Oberlin Blogs

Something about the chem/biochem department

May 1, 2010

Zoe McLaughlin ’11

I was recently asked to talk about the biochemistry program at Oberlin which is, frankly, a somewhat daunting task. But I'm going to try it anyway. Of course, for information direct from the source, see the department's website. Here, though, is a not very organized summary of facts and my thoughts. Feel free to ask questions as you see fit.

The biochem program is part of the Chemistry and Biochemistry Department. Requirements-wise, the two majors are fairly similar. Biochemistry, of course, focuses more on the biological aspects of things--a few biology classes are required, and only one physical chemistry class (as opposed to two for the chemistry major) is required.

As for what a four year schedule looks like, if you don't come in with AP credit, there's a chem class with a lab every semester. Along with that, there are two semesters of calculus, two semesters of physics, and two semesters of biology. The biology and the physics classes also have labs associated with them.

And that's pretty much it. There are also lots of electives to take--seminars where you read journal articles and discuss them and upper-level chem classes in things like inorganic chemistry. The requirements for the major line up rather well with pre-med requirements, so a lot of pre-med students are biochemistry majors. For the record, I am not one of those pre-med kids.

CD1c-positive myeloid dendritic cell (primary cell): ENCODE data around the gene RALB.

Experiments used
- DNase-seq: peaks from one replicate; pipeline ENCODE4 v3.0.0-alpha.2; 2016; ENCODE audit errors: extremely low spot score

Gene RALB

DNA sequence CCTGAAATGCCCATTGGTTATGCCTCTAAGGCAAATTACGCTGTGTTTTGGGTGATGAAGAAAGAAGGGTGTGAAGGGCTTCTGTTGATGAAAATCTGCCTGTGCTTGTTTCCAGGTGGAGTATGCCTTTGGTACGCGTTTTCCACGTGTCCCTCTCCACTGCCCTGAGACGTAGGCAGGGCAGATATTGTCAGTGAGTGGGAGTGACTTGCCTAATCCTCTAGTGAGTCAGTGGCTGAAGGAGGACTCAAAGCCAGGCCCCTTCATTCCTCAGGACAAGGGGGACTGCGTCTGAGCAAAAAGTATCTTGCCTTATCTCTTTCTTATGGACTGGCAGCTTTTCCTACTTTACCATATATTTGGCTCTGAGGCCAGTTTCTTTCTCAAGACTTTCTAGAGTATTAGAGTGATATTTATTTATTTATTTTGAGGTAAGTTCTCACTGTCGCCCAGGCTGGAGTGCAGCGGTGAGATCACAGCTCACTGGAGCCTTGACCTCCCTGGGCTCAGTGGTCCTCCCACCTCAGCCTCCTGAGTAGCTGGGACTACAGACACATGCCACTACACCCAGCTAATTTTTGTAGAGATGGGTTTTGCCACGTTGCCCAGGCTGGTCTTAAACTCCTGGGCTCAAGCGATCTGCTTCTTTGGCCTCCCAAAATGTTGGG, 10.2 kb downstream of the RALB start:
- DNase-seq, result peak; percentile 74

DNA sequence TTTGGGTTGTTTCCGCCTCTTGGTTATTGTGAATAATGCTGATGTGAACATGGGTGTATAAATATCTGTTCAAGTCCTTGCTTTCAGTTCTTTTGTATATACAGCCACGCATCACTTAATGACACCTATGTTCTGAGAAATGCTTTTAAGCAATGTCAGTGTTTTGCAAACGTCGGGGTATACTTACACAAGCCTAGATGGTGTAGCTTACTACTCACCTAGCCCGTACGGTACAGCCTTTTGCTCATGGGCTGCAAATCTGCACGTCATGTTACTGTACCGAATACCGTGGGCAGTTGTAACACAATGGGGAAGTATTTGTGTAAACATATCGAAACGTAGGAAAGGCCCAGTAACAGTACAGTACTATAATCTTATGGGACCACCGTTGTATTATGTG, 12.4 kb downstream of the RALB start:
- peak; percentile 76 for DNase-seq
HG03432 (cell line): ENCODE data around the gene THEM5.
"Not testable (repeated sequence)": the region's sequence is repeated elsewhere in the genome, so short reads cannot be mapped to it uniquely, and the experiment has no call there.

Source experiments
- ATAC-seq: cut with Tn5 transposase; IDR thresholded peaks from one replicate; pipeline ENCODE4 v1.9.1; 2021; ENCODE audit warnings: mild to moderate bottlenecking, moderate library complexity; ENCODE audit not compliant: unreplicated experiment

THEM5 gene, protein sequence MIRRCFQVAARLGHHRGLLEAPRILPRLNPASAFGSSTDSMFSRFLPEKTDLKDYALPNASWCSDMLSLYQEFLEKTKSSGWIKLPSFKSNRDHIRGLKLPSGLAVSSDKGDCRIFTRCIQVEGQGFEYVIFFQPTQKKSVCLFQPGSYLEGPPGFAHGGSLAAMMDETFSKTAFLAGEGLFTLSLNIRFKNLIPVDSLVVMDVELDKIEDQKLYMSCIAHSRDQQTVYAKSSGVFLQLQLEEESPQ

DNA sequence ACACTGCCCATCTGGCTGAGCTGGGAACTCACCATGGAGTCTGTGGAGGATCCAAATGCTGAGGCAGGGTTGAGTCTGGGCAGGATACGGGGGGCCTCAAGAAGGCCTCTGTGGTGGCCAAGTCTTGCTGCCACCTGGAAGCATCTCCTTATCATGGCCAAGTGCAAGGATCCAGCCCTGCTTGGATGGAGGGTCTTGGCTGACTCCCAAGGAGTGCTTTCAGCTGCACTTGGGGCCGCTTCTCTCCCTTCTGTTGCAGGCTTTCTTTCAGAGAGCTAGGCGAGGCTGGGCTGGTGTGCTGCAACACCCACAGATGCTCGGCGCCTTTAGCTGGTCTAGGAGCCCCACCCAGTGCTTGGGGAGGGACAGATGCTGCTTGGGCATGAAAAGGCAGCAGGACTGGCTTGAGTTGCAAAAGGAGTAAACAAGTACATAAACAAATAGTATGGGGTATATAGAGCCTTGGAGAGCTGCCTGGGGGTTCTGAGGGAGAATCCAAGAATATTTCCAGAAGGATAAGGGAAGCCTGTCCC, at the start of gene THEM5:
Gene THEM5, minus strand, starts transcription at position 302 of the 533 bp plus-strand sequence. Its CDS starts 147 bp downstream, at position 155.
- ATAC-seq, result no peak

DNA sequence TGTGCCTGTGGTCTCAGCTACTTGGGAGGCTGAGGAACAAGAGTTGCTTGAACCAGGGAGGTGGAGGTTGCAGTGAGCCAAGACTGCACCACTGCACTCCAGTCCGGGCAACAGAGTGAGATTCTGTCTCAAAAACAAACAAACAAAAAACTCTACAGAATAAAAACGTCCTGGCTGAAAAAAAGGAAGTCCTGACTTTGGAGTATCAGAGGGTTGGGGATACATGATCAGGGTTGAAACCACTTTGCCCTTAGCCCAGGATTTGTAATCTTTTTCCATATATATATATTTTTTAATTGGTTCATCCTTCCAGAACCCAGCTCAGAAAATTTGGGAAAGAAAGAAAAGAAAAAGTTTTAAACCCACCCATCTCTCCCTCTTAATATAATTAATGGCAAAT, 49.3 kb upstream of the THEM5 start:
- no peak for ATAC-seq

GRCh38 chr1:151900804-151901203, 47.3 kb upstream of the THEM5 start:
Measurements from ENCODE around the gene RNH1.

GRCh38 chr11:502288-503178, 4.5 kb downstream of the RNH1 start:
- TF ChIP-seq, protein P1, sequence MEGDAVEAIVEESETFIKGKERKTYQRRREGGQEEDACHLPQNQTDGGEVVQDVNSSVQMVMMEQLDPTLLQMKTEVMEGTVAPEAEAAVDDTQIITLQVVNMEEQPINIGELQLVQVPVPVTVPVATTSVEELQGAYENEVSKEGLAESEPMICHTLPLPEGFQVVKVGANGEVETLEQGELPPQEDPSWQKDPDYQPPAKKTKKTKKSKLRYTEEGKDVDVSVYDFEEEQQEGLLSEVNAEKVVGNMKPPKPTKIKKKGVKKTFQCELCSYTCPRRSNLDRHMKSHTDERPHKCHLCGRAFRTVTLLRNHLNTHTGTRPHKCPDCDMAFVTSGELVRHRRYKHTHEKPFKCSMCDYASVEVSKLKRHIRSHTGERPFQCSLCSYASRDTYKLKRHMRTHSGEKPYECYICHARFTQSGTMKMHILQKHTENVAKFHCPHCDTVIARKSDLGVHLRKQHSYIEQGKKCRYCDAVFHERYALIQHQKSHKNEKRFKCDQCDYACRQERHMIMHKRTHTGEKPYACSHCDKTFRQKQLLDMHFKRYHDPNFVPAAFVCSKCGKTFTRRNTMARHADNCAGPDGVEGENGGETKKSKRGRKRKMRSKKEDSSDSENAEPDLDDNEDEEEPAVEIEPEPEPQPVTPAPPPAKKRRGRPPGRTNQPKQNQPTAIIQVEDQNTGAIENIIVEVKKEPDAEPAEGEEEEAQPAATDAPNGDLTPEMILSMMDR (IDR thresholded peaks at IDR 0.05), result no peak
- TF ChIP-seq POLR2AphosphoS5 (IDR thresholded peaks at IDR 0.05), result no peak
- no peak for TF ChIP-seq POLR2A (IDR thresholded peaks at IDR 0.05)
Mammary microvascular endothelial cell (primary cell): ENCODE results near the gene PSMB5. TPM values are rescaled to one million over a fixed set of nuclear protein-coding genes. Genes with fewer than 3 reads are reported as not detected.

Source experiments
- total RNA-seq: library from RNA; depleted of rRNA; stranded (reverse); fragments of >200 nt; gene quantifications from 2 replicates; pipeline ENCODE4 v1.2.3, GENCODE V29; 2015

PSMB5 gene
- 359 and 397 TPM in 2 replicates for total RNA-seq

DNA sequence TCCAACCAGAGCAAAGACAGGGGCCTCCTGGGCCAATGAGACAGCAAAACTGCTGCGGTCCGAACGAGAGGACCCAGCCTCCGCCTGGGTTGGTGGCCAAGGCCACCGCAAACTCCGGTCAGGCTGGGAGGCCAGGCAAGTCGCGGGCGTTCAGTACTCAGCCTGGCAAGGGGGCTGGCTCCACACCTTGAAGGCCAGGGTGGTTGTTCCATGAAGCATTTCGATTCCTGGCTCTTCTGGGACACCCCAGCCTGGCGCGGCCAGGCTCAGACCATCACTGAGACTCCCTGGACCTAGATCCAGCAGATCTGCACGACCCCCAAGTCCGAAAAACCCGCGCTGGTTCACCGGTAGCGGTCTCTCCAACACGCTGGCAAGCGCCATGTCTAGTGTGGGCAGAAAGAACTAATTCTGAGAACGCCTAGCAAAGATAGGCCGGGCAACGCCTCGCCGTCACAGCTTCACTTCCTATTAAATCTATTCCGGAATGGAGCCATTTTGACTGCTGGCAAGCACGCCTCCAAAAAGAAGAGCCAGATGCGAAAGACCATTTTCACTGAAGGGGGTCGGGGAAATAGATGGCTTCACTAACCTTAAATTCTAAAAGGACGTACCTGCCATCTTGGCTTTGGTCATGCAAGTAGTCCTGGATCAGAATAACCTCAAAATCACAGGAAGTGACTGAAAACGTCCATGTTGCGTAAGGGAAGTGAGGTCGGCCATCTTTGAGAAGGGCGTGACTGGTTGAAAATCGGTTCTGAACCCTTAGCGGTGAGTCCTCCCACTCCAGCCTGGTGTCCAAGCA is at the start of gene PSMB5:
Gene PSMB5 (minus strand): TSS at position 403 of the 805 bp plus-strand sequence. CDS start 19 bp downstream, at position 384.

When I came to Oberlin, I didn't really know what I was in for. Lectures are as you'd expect--lectures. It was the labs that I knew less about, and that labs that I was more nervous about. I mean, they lasted for three hours. Labs in high school lasted, at maximum, eighty-four minutes. The labs are important, though, because not only do they reinforce things that you learn in lecture, they also teach you something very important and very obvious: lab skills.

Which brings me to another important thing to mention. When I was a freshman, someone (I don't remember who) once said that virtually everyone who gets a chemistry or biochemistry major also does some form of research outside of classes. At the time, I was terrified. And I remained in that state for quite some time, because--the way I saw it--I still had (read: have) a lot more to learn.

But, as it turns out that's okay. Now, I even dream about research. And I mean that quite literally. Last night, I had a dream where I drew all these complicated chemical structures and matched them up with various NMR and IR spectra. I'm not quite that good in real life (yet), but sometimes I like to think I'm getting there.

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